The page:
Need Mobile Intel? Read The Third Screen

The third screenSome books capture the spirit of a marketing zeitgeist just as it begins to happen in full force. Seth Godin‘s Permission Marketing and Charlene Li & Josh Bernoff‘s Groundswell were two such books. Chuck Martin’s The Third Screen is arguably of the same caliber for the forthcoming mobile marketing revolution.

Centered around the Untethered Consumer — freed from the bondage of traditional marketing methods — the book helps marketers capture the true nature of mobile media. It serves as a solid primer, going into the history of wireless communications, and explaining why businesses have so little control over mobile stakeholders. Basically, anytime a customer interacts with a business it is strictly on their terms. It is completely an opt-in experience.

Martin’s strength lies in his discussion of mobile platforms. His knowledge of operating systems, application usage, international usage and different types of mobile media (web, apps, texting) is universal.

A pragmatic ongoing conversation in the book includes media usage patterns, and how people interact with their smartphones. Social media wonks maybe disappointed as interaction drops on the “third screen” (the first being TV, and the second is desktop computers). While interactions do occur on the phone, screen size and input methods change a person’s interaction with online media.

In addition, Martin uses significant case studies to illustrate his points, including a fantastic Cars.com case study. In the Cars.com case study, Martin details the thorough process the company went through to adapt mobile, including some a great research and listening phase. This case study alone is worth the price of the book, and could be run in Harvard Business Review (the magazine, not the blogs).

The book was written in 2010 so there is little discussion of the now growing tablet boom, though Martin does pick up the topic here and there. Martin does a fantastic job of using market statistics to back up his theories and observations.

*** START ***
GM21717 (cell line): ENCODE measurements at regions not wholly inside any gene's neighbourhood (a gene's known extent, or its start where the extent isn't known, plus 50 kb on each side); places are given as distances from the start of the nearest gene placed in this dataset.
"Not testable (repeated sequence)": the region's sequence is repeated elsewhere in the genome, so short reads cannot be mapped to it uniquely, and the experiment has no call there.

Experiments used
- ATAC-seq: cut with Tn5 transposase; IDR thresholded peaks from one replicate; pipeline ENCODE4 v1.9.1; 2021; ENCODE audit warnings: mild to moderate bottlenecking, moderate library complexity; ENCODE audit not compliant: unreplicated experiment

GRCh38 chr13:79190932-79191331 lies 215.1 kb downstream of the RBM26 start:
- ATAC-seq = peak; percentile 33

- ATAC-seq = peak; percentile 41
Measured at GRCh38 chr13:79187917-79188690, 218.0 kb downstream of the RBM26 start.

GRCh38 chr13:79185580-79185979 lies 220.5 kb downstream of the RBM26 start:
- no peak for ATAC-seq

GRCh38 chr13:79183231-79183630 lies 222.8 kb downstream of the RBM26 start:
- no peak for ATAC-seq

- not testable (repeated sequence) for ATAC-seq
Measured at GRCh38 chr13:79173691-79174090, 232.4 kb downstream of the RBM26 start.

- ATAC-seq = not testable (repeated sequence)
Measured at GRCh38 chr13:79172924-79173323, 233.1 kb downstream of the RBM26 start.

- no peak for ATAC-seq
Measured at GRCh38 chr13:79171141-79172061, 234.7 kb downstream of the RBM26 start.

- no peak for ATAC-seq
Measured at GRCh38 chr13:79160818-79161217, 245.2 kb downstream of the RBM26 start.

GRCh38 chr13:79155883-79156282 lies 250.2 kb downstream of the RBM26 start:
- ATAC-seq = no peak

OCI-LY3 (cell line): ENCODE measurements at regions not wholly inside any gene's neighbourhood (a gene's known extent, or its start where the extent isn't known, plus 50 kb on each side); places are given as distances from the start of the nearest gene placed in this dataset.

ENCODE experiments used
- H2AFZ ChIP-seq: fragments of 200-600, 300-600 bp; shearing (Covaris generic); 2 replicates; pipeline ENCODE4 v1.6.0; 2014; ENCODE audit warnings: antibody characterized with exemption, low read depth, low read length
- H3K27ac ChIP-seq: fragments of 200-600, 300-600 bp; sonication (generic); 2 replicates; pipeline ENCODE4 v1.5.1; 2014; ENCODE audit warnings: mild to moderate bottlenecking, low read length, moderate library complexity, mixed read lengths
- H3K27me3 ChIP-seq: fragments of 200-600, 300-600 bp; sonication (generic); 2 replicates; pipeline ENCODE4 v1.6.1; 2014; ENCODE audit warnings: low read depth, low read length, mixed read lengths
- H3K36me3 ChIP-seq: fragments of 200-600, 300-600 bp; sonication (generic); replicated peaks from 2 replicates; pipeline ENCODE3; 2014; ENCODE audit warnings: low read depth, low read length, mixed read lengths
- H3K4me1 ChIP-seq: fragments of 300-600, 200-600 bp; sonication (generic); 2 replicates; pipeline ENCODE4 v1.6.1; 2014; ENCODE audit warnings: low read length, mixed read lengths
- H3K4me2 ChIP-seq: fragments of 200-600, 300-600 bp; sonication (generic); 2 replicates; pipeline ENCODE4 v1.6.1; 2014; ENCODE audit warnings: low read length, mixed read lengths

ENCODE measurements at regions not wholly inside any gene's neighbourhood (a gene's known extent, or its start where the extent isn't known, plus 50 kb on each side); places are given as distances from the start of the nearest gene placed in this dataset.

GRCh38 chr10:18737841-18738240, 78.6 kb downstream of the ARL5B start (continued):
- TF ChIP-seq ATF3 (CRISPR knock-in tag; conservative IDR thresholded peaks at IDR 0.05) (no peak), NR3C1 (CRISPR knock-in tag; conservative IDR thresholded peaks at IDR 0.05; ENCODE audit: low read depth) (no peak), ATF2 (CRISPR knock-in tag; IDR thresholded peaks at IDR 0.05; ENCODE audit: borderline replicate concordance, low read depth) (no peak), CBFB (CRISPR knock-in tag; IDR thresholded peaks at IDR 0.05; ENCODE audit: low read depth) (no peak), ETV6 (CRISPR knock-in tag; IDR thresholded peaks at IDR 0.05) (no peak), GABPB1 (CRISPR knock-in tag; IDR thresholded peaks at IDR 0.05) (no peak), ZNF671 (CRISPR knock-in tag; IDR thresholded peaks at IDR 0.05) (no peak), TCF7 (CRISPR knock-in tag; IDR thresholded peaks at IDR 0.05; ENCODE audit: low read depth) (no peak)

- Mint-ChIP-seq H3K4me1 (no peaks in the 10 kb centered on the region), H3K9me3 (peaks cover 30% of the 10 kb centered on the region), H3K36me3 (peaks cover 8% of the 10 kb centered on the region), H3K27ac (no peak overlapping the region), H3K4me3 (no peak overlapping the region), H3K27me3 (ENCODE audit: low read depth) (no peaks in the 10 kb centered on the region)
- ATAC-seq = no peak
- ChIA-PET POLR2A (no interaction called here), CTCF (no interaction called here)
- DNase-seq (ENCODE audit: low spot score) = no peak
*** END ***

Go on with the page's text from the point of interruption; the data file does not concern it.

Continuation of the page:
Nitpicks include a slow start. The Third Screen‘s introduction and first chapter were repetitive, and could stand for some editorial cuts. In addition, the Pepsi Refresh case study was very questionable based on the actual business results.

However, don’t let these small items dissuade you. From the perspective of an online marketer and a former wireless reporter, this book was impressive. The Third Screen is a fantastic primer on mobile, and is a must read for any interactive professional.

Mobile Will Restore Brevity to Media

Motorola Xoom tablet

If social media endangered the 30 second spot, then mobile media will restore brevity to content creation. Smaller screens, less convenient input methods for text, the ability to create user generated visual media on the fly, and an evolving series of socially empowered mobile media will challenge content creators to serve a new reader. Long blog posts and articles are best read on computers and tablets, while short videos, photos and brief updates will be preferred on smartphones.

Time seems to be on mobile’s side. As 4G enters the marketplace, lightening fast wireless broadband will become an empowering technology. By 2014, mobile Internet use is expected to surpass desktop use. Consider that wireless empowered smartphones and tablets will continue to drive down the digital divide. Africa’s entire information infrastructure expects to leapfrog landline telecommunications and computers.

Serving this growing content market is not as easy as creating an app for that. As Pew research reveals, there is an app gap: “…almost half of U.S. adults get local news on mobile devices [47%], just 1 in 10 use apps to do so.” And it’s not like more folks don’t have smartphones. The app gap exists in spite of three in 10 Americans owning smartphones.

Mobile friendly web sites continue to be a critical component of success. That means rethinking content for multiple types of media will become more and more important. This is not something to sweep under the rug until a later date.

Media will need to become briefer, tighter, and should be built with the expectation of less feedback from users on mobile devices. What does brief content look like? Short videos under two minutes, microblogs with shorter content, pictures, applications, smart use of text messaging, all with an expectation that input beyond two or three sentences is too much for the average smartphone.

Going back to the Pew Research, of the above mobile news readers, 15% use Twitter vs. 4% of the news consumers. It’s no coincidence that twitter is a 140 character medium, one of the shortest media forms out there (and ideal for text message updates).

Consider the inner copywriter challenged to achieve brevity. Restoring the KISS principle, Keep It Simple… to content will be good after a period full of bells and whistles. After all, waxing poetic is the luxury of long form media. One screen’s worth of content. Can you get the job done in that short of an opportunity?